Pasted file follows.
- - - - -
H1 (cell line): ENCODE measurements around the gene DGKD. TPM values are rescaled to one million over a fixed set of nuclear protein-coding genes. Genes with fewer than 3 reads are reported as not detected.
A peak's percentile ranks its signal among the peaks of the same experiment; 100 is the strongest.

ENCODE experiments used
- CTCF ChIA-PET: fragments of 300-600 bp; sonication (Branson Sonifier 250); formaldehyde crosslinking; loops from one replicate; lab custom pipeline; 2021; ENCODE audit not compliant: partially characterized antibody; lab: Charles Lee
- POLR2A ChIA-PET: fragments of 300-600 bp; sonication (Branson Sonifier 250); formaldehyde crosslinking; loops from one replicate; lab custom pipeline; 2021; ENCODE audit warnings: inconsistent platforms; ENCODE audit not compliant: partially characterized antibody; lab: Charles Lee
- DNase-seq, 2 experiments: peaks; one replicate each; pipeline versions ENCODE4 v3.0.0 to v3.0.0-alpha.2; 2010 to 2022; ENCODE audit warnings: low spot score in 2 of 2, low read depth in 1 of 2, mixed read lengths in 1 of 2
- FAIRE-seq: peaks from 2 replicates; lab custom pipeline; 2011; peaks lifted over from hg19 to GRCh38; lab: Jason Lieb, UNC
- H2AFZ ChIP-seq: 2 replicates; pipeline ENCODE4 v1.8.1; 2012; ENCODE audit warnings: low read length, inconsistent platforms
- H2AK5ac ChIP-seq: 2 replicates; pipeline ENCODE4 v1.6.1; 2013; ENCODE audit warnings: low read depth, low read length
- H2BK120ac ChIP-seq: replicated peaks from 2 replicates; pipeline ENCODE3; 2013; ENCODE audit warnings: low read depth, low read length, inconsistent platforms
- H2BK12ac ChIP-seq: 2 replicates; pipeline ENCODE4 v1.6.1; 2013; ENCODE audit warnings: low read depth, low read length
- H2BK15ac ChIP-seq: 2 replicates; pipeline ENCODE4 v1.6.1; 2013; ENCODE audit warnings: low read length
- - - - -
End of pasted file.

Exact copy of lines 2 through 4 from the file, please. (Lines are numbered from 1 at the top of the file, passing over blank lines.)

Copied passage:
A peak's percentile ranks its signal among the peaks of the same experiment; 100 is the strongest.

ENCODE experiments used
- CTCF ChIA-PET: fragments of 300-600 bp; sonication (Branson Sonifier 250); formaldehyde crosslinking; loops from one replicate; lab custom pipeline; 2021; ENCODE audit not compliant: partially characterized antibody; lab: Charles Lee